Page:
Molecular Minutes

Baculovirus - Your best choice for producing glycoproteins

Posted by Applied Biological Materials (abm) on May 3, 2019

If you're looking to express glycoproteins or membrane proteins, then baculovirus is the perfect virus to help you with your gene expression experiments. In the sixth addition to our Vectors and Viruses Spotlight Series, we'll introduce you to the baculovirus system, a viral system that can delivery any gene, no matter how large. Learn more about baculovirus and why you should consider using it in your experiment in the article below!
 Baculovirus - your best choice for producing plycoproteins. read below to learn more

 

Meet Baculovirus

"Hi, I’m Bradley and I like bugs. Some people might think I’m a bit odd, since I prefer to hang out in insect cells. But I’m your virus if you need lots of high quality protein, complete with post-translational modifications. Not only that, but I can deliver any gene, no matter how large! "

 

Overview

Baculovirus is a large virus with a circular, double stranded genome of 80 to 180 kb. It naturally infects insects such as butterfly and moth larvae. Baculovirus has a broad host range, but must be cultivated in insect cells for packaging to occur. Once cultivated, it can be easily produced and purified at high titres.

A few attributes make this a very appealing prospect for gene expression, particularly for the production of recombinant protein. First, the gene capacity of baculovirus is, in theory, unlimited, as the capsid can freely extend. This makes it ideal for expressing large transgenes or multiprotein complexes. Secondly, insect cells can perform post-translational modifications that bacteria cannot, while being easier to grow than mammalian cells. Finally, it is easy to scale up recombinant protein production in order to generate large amounts of protein quickly and efficiently.

Proteins produced using the baculovirus system include those used in the FDA- and EMA-approved vaccines Cervarix®, Provenge® and FluBlok®. Baculovirus has been used in a variety of other applications, including gene therapy, drug screening, eukaryotic surface display, and even the production of other gene transfer vectors such as AAVs and lentiviruses.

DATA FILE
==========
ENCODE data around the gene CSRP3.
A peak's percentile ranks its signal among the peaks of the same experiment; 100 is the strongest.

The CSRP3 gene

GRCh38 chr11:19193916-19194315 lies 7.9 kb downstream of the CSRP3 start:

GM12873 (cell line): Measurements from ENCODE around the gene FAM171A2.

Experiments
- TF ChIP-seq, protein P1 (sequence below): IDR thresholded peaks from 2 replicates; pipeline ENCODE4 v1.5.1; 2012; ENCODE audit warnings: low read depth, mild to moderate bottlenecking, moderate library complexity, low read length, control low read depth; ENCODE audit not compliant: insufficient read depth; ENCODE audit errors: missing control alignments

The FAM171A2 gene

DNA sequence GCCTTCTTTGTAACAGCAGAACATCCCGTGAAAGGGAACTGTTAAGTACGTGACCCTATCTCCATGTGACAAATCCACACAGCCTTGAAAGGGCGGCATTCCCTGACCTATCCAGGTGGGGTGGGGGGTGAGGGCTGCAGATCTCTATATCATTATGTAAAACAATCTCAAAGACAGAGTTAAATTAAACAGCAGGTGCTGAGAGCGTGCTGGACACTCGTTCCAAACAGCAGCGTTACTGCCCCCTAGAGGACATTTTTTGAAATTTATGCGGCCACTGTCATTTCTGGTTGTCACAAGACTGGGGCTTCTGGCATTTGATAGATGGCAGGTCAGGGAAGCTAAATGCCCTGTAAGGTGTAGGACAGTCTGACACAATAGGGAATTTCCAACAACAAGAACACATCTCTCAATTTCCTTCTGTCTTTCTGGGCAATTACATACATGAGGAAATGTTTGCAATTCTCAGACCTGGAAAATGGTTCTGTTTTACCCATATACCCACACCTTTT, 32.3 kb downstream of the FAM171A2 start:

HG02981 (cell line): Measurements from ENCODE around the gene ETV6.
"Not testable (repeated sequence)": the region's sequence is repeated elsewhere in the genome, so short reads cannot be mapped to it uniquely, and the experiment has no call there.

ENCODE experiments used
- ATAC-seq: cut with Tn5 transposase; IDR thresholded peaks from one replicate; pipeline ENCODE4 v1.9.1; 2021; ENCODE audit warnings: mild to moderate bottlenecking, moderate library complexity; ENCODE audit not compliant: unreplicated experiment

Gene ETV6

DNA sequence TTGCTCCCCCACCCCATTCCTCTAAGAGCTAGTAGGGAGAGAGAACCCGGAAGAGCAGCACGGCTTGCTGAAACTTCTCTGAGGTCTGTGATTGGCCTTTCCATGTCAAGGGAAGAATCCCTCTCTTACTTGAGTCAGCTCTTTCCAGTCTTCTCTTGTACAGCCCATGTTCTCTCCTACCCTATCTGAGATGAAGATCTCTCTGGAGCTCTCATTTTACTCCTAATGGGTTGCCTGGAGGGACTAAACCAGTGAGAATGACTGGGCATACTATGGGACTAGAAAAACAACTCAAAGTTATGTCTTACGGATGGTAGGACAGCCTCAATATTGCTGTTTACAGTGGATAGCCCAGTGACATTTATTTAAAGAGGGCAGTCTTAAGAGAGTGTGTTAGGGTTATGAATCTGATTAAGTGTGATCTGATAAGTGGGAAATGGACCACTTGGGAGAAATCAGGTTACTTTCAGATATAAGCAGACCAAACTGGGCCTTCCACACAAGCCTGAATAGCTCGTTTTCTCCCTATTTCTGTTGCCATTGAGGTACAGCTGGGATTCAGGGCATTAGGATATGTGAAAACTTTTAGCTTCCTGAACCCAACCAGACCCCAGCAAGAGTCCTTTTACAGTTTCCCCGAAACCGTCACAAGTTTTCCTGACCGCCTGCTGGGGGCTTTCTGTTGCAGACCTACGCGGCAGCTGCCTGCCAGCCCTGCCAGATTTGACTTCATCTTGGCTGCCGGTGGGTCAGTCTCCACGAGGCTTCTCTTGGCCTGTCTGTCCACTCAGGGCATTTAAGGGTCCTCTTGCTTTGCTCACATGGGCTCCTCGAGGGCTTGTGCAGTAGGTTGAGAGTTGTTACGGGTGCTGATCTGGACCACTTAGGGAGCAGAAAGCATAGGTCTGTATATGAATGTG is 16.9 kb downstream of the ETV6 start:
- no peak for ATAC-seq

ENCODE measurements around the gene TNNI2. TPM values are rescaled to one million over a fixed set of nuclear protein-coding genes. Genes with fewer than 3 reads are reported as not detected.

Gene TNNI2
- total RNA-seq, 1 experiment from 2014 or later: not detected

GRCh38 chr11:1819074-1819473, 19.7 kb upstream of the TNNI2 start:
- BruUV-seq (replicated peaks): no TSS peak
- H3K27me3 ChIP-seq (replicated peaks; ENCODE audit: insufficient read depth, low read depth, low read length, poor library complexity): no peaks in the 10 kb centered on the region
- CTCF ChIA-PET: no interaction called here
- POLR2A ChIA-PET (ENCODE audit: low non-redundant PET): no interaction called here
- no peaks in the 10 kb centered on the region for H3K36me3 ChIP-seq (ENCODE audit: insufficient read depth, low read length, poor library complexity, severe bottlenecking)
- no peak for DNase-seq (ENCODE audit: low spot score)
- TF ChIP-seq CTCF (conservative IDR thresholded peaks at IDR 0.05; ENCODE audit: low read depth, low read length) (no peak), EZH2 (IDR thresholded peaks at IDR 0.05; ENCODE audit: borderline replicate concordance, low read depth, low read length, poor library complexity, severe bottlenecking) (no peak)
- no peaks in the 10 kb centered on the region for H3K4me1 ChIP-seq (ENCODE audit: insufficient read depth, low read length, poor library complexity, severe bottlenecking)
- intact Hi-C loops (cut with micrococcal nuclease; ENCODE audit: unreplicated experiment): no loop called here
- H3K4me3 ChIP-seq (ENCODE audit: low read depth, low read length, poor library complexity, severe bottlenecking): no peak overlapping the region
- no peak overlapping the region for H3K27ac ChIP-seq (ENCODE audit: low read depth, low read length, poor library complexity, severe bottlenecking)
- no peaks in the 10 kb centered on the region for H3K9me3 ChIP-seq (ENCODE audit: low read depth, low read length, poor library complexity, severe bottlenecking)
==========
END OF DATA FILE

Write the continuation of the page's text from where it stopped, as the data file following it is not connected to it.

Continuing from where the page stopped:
Choose Baculovirus as your viral delivery system if:

  • Your gene insert is larger than 8 kb, or you wish to express a multiprotein complex.
  • An alternative expression system when bacterial expression is not feasible.
  • Expression of genes from bacteria, viruses, plants and mammals at levels from 1-500 mg/l.
  • You wish your proteins to have post-translational modifications such as phosphorylation, glycosylation, and acylation.
  • You wish to produce large quantities of recombinant protein.
  • You wish to work in BSL-1 (Biosafety level 1) facilities.

 

About abm's Baculovirus

Looking to work with Baculovirus? Have a look at our selection.
  • Applications: Overexpression.
  • Genes available: Custom Service.
  • Promoters available: polh and p10.
  • Tags and Reporters available: No reporter, GFP, RFP.

 

abm offer Custom Baculovirus System includes both gene synthesis/subcloning and viral production. In addition, large-scale protein production service (involving culturing and infection of insect cells) is also available.

 

Browse Baculovirus Selection

 

Don't know which viral vector to choose?

You know you want to express a gene, but when it comes time to choose an expression vector, your choices can seem overwhelming. Do you go viral or non-viral? Which virus should you use? Or maybe it's not a protein you need to express, but an RNA species?

Try using our Vector Selection Tool. Cut through the fog with this Vector Selection Tool. Simple, clear recommendations for every application.

 

Go to Viral Vector Selector

 

Subscribe and stay tuned to our Molecular Minutes blog posts to meet the other crew members of the abm vector and virus collection.

Topics: Viral Vectors, Baculovirus

Molecular Minutes

Educational resources for life scientists and interviews with scientists/science communicators in the field.

For more in-depth articles, check out our knowledge base, which covers topics such as CRISPR, Next Generation Sequencing, PCR, Cell Culture, and more.

Blog managed by Applied Biological Materials (abm). 

Subscribe to Email Updates

Recent Posts